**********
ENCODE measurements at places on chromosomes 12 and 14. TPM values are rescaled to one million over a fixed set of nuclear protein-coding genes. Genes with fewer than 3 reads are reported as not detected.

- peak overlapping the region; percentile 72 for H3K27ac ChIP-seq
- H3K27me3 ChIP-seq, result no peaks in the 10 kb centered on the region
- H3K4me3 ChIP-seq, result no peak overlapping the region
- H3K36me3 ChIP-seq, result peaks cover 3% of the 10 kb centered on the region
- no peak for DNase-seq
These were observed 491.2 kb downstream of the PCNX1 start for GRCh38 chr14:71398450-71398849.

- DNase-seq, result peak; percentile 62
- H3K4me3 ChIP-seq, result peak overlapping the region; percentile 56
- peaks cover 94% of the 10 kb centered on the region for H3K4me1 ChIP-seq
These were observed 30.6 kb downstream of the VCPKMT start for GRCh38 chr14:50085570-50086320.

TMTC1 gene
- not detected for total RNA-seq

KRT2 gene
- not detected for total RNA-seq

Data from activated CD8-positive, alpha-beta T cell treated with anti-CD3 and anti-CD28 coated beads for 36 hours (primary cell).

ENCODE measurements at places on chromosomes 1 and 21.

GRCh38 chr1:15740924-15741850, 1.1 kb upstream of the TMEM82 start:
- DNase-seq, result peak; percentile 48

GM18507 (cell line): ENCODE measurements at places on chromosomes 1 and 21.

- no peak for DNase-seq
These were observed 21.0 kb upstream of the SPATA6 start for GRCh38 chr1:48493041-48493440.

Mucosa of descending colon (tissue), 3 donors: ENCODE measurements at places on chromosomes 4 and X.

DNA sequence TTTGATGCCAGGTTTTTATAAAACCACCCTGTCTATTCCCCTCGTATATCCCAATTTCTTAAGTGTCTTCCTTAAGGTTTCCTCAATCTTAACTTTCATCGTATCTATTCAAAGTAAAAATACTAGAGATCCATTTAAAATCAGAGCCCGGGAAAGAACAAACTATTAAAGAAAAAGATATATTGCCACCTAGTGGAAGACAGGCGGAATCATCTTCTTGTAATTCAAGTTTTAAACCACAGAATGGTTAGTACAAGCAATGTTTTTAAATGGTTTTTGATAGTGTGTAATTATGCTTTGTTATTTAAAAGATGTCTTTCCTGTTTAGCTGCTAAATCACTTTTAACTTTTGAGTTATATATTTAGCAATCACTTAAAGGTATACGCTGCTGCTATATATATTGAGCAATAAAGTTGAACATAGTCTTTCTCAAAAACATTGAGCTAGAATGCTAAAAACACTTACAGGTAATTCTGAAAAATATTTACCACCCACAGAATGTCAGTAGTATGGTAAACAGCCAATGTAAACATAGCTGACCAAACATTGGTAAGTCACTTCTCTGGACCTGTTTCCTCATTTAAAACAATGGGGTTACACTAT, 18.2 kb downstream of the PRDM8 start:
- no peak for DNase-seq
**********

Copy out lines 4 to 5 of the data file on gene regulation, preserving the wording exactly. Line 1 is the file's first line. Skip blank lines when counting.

- H3K4me3 ChIP-seq, result no peak overlapping the region
- H3K36me3 ChIP-seq, result peaks cover 3% of the 10 kb centered on the region